BigInteger - Arbitrary length integer extension module for Perl
The BigInteger extension module gives access to Eric Young's bignum library. This provides a faster alternative to the Math::BigInt library.
The basic object in this library is a BigInteger. It is used to hold a single large integer.
It is not intended that this package be used directly, but instead be used by a wrapper package, such as the Math::BigInteger class.
Many of the following functions can be used in two styles, by calling the function on an object, or by calling the function explicitly; for example, here are two ways of assigning to $a the sum of $b and $c:
$a->add($b, $c); or BigInteger::add($a, $b, $c);
my $bi = new BigInteger; # Create a new BigInteger object.
my $b = $a->clone();
Create a new BigInteger object from another BigInteger object.
Copy one BigInteger object to another.
my $data = $bi->save();
Save a BigInteger object as a MSB-first string.
my $bi = restore BigInteger $data;
Create a new BigInteger object from a MSB-first string.
Return -1 if $a is less than $b, 0 if $a and $b are the same and 1 is $a is greater than $b. This is an unsigned comparison.
Return -1 if $a is less than $b, 0 if $a and $b are the same and 1 is $a is greater than $b. This is a signed comparison.
Increment $bi by one:
Decrement $bi by one:
Add $a and $b and return the result in $r.
Multiply $a by $b and return the result in $r. Note that $r must not be the same object as $a or $b.
div($dv, $rem, $m, $d);
Divide $m by $d and return the result in $dv and the remainder in $rem. Either of $dv or $rem can be
undef, in which case that value is not returned.
Find the remainder of $m divided by $d and return it in $rem. This function is more efficient than
Shift $a left by $n bits.
Shift $a left by 1 bit. This form is more efficient than
lshift($r, $a, 1).
Shift $a right by $n bits.
Shift $a right by 1 bit. This form is more efficient than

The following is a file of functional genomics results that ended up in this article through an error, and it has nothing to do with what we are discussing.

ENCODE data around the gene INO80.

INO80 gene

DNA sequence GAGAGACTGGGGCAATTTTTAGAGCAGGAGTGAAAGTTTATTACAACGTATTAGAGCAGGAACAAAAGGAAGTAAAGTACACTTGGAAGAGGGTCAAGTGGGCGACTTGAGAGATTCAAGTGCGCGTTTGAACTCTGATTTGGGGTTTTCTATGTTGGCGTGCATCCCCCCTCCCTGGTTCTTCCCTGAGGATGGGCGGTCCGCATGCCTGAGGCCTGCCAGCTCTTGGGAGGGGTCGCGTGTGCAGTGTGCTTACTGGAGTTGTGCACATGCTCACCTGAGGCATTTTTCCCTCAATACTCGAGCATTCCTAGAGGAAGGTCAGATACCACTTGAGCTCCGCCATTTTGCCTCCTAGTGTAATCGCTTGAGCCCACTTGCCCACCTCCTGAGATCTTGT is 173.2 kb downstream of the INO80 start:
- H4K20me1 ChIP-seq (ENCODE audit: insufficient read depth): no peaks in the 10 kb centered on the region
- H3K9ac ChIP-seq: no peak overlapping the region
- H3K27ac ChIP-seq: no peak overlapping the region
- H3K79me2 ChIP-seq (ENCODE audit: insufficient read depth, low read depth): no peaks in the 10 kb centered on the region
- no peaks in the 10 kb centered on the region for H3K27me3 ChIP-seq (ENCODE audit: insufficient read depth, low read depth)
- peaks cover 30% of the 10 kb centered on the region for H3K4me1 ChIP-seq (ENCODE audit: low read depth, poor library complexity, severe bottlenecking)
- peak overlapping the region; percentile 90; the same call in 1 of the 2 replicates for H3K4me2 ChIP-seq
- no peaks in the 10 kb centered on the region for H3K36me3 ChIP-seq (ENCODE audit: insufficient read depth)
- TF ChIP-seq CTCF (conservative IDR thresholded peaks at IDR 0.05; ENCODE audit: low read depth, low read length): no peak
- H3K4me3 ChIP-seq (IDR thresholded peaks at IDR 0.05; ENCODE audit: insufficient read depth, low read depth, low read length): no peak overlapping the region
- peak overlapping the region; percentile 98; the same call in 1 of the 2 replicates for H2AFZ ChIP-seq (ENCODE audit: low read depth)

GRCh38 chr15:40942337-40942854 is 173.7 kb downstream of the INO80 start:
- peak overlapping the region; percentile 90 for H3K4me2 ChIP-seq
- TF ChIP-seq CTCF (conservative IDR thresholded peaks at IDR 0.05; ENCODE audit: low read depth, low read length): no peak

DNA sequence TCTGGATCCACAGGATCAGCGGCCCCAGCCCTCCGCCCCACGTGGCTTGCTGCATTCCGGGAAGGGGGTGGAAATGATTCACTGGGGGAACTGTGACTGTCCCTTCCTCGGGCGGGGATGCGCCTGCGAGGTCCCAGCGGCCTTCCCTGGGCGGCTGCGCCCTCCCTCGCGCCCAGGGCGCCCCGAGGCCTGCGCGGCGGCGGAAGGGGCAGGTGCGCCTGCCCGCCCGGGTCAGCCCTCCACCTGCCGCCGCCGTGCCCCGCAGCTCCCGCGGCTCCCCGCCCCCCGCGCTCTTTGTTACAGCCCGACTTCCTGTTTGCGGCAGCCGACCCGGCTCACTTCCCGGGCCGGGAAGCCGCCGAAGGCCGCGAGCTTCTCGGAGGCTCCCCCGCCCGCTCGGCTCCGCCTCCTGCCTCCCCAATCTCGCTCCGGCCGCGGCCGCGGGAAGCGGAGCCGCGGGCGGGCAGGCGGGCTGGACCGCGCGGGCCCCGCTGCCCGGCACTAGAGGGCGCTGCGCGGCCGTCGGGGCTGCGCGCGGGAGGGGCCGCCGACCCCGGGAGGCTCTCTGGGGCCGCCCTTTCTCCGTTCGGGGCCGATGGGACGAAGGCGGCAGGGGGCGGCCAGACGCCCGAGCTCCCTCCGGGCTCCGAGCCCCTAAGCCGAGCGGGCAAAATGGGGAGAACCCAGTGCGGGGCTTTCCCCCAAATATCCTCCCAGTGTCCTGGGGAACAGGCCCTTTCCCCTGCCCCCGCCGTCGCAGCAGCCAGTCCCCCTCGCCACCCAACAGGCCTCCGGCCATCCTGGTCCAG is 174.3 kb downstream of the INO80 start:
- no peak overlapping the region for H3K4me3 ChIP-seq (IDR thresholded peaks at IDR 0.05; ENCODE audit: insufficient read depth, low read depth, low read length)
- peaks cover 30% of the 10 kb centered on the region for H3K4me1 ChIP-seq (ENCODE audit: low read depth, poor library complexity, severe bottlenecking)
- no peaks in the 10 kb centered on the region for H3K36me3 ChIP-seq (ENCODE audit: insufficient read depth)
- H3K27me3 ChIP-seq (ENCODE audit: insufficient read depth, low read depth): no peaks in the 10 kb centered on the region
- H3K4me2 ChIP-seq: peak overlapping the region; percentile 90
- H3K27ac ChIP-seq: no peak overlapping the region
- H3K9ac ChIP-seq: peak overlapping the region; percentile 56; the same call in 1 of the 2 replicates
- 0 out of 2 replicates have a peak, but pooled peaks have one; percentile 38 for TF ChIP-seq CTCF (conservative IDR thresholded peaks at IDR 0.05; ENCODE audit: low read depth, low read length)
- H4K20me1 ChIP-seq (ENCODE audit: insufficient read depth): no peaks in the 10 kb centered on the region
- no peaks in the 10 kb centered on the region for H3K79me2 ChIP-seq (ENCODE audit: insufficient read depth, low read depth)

rshift($r, $a, 1).
$r->mod_exp($a, $p, $mod);
Raise $a to the $p power and return the remainder into $r when divided by $m.
modmul_recip($r, $x, $y, $m, $i, $nb);
This function is used to perform an efficient
mod_mul operation. If one is going to repeatedly perform
mod_mul with the same modulus is worth calculating the reciprocal of the modulus and then using this function. This operation uses the fact that a/b == a*r where r is the reciprocal of b. On modern computers multiplication is very fast and big number division is very slow. $x is multiplied by $y and then divided by $m and the remainder is returned in $r. $i is the reciprocal of $m and $nb is the number of bits as returned from
reciprocal. This function is used in
$r->mul_mod($a, $b, $m);
Multiply $a by $b and return the remainder into $r when divided by $m.
Return the reciprocal of $m into $r.
my $size = $bi->numbits();
Return the size (in bits) of the BigInteger.
$r has the greatest common divisor of $a and $b.
This function creates a new BigInteger and returns it in $r. This number is the inverse mod $n of $a. By this it is meant that the returned value $r satisfies (a*r)%n == 1. This function is used in the generation of RSA keys.
Negative numbers cannot be saved or restored. To fix this requires modification of Eric Young's library.
Systemics Ltd ( http://www.systemics.com/ ).
Portions copyright Eric Young (firstname.lastname@example.org).